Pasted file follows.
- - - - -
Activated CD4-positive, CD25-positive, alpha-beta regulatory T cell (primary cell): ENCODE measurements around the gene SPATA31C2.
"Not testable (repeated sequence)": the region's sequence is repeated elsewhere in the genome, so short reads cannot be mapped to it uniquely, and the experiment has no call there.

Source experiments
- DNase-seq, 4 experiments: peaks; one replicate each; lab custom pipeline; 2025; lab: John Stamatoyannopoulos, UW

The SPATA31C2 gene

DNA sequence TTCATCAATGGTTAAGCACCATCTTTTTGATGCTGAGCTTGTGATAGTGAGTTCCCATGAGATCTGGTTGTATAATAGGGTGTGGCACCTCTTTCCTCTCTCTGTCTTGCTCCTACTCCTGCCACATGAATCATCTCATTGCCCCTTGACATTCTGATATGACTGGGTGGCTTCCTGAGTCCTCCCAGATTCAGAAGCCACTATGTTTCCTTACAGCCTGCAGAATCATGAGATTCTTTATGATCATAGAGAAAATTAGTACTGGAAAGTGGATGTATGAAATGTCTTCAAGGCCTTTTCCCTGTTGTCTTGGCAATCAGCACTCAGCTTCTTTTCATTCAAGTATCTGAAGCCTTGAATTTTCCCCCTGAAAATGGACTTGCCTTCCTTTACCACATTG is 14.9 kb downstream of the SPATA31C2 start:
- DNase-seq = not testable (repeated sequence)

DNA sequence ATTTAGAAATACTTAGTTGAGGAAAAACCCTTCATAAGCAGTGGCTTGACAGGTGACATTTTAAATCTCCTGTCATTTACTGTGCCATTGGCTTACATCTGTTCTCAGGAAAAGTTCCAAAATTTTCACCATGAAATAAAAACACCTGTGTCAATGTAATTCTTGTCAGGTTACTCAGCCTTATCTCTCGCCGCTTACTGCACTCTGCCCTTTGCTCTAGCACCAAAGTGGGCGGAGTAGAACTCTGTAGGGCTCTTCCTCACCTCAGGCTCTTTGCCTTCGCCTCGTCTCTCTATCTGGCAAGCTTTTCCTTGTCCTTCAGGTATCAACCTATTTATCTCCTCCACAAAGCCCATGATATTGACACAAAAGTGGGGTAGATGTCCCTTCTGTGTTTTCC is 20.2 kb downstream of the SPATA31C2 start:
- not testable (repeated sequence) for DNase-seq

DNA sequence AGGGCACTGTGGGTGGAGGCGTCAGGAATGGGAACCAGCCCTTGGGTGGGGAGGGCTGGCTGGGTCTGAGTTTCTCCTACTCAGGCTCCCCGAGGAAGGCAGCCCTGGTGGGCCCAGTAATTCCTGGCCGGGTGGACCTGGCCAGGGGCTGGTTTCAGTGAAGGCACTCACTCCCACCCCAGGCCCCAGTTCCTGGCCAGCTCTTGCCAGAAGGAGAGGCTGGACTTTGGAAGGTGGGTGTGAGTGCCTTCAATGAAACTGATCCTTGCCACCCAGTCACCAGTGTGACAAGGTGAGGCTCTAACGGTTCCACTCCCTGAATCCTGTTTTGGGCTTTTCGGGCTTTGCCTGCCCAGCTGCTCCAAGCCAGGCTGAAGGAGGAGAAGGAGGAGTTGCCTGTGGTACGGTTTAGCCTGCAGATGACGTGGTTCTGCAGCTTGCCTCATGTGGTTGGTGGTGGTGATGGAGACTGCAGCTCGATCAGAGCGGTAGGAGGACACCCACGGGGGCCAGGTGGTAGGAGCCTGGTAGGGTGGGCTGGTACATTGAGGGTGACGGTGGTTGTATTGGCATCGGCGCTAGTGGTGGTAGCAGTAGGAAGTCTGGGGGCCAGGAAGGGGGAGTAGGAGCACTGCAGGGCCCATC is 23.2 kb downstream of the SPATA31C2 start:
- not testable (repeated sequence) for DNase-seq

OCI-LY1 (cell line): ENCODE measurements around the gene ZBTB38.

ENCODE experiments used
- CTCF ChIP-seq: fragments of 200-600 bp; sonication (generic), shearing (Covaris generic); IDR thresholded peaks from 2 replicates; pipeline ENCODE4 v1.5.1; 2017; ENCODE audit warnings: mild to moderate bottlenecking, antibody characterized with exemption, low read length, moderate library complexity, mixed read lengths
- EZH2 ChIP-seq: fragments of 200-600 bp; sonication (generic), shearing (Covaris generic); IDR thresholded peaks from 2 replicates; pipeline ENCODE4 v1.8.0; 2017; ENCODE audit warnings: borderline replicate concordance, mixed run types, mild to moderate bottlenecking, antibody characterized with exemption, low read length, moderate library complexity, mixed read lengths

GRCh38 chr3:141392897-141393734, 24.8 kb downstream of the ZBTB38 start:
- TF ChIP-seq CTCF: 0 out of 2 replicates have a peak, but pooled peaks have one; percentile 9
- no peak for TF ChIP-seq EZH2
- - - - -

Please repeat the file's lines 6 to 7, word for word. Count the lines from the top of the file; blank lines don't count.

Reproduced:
DNA sequence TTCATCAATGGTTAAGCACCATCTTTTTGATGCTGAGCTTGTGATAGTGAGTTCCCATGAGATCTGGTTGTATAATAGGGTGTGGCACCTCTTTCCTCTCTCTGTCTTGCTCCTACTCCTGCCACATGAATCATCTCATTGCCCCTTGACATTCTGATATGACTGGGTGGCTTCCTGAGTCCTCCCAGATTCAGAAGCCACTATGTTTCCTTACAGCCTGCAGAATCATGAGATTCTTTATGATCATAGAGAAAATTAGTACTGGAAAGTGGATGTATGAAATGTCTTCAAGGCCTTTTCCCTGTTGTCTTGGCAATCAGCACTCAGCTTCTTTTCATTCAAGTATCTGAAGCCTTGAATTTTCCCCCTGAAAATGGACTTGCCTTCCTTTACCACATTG is 14.9 kb downstream of the SPATA31C2 start:
- DNase-seq = not testable (repeated sequence)